Music - It's a matter of taste isn't it?
No, I'm not writing about food, but music. I love music. Couldn't be without it. From Hank to Hendrix, Bach to Wagner, if it's good I'll listen. But it has its place. Not everyone wants to listen to what I like. Look at the rich diversity of choice we have on just the BBC for example. Not to mention the commercial stations. Many of us now have iPods and can take our 2000 Lp collection around with us in our pocket, take it to a hotel even. We can listen in the car, on the train (headphones please), on the plane, and in the bath. I've loved music for as long as I can remember, from my father playing old 78's like the Laughing Policeman, LP's of 76 Trombones, Tijuana Brass, Gilbert and Sullivan, and at school by performing in Britten's Noyes Fludde - I was a mouse believe it or not. I also sang in the local church choir for many years, even doing the solo for Once in Royal David's City. All these things gave me a wide appreciation of music.
I'd love to be able to play my favourites at the Linthwaite, but we have to be very careful with music. We get about 7,600 people checking in over the year. That's a lot of ears and opinions. There are some guests who want more. Some who want less or none even. The more lobby would like music at breakfast in the restaurant and in the lounges all day, presumably they feel uncomfortable if it's too quiet.
Guests come to Linthwaite for peace and tranquillity, but of course we can't get it right for everyone. There are some regular guests who are very classical leaning. They don't like the light jazz we play only in the evenings in the restaurant. Music in the restaurant should cease to be heard once there are a few people sitting and chatting. We chose piano or piano trio music because the piano is easy to hear through low volume speakers. Personally I get very irritated in restaurants where you get full orchestras played through a pathetic system at low levels. It distracts me because I'm straining to get all the instruments and can't.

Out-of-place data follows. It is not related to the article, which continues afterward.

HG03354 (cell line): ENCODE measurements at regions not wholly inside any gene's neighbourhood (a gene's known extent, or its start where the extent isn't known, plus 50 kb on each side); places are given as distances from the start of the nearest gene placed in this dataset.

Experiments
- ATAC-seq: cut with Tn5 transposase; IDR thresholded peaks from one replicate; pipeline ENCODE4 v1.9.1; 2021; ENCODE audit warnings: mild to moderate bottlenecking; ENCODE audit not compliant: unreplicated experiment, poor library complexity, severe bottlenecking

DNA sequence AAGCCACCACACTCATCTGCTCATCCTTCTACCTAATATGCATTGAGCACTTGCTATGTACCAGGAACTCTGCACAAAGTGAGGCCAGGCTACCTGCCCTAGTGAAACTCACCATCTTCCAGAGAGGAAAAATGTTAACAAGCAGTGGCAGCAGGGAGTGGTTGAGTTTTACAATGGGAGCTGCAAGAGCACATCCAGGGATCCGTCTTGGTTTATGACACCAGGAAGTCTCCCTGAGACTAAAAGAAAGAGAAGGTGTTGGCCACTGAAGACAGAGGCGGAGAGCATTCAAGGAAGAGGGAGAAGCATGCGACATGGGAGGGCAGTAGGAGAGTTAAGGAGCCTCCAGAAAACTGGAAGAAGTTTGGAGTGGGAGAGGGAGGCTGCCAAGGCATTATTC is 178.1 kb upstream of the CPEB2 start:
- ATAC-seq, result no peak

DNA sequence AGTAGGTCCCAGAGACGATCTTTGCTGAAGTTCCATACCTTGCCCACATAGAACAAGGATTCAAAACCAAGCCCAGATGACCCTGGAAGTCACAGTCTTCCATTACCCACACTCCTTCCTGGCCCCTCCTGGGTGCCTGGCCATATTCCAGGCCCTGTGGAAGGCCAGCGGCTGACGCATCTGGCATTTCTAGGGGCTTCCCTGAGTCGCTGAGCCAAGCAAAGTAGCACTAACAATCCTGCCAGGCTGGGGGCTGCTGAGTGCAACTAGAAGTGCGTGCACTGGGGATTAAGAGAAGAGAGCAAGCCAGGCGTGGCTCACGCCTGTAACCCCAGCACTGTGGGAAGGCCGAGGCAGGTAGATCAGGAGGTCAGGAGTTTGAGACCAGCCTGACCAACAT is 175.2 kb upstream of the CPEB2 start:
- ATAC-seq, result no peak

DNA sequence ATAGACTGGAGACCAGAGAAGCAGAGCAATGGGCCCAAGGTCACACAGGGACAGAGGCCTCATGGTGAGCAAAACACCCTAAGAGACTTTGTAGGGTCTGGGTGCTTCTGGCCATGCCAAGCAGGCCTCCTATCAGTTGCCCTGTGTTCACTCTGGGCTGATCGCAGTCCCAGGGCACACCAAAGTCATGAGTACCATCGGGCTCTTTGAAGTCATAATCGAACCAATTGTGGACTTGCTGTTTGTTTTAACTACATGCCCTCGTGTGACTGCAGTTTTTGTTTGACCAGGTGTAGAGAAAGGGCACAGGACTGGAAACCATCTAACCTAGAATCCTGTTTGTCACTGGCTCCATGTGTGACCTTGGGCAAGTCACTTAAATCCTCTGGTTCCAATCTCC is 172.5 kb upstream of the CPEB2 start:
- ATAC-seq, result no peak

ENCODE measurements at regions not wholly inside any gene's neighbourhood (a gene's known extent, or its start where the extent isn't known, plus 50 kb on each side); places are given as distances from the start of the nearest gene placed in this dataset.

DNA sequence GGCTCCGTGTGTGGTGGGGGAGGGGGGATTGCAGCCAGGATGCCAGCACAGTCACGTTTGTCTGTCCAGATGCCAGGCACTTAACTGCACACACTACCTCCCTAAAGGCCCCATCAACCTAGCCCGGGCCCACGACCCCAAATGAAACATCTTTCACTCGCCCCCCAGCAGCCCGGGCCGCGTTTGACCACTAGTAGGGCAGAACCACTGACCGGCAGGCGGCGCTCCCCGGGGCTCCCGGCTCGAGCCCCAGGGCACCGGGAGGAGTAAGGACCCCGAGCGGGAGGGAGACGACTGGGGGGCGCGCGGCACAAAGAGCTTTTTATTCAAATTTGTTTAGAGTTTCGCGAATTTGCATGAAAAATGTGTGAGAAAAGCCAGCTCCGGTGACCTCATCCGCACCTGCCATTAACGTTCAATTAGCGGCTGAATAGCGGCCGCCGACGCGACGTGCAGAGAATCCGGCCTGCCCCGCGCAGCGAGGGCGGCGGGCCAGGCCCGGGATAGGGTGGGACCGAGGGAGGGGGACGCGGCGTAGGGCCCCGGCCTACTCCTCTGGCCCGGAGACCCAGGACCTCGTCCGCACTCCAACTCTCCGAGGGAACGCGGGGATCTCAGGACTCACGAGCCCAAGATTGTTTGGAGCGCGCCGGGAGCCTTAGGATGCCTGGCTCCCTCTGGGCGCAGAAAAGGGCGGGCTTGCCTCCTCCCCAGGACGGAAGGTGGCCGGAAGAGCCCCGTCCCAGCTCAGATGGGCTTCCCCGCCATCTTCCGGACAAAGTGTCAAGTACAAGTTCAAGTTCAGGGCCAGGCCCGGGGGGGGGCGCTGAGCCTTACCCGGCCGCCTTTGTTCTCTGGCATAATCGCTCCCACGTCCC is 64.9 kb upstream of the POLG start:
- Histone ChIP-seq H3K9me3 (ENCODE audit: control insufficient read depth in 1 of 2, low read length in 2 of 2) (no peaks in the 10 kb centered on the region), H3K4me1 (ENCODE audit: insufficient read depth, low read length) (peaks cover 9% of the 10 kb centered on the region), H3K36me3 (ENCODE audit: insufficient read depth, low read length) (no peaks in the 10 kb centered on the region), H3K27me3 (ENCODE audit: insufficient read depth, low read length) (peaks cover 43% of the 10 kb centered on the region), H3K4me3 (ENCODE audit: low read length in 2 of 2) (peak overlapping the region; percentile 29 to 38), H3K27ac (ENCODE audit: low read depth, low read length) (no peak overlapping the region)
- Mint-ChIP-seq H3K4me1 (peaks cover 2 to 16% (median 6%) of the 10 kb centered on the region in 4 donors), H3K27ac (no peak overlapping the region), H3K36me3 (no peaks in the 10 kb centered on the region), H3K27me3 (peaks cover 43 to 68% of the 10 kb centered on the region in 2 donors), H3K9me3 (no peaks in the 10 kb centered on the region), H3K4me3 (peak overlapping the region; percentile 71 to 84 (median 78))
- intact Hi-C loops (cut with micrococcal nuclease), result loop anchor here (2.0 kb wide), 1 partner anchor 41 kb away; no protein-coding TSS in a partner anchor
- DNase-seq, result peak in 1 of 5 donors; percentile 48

In the early 80's there was an innovative London restaurateur, an American called Bob Peyton. He set up the Chicago Pizza Pie factory. Unusually in a restaurant in the UK he had many pairs of big speakers suspended from the ceiling so that wherever you were sitting you'd get the whole range of the music in stereo. Brilliant. He spent thousands on the sound system; it was loud, but not too loud. But that wouldn't be right for Linthwaite.
So whilst I'd love to have speakers everywhere and persuade all our guests that Richard Thompson really is one of the greatest musicians around today, I will just have to keep him to myself in the car or on my headphones.
In the meantime, we are phasing in bedside radios with an iPod dock because that's what you, the guests, say you want. And you can listen to what you like of course in the privacy of your own room.
Anyone fancy a music themed break at Linthwaite?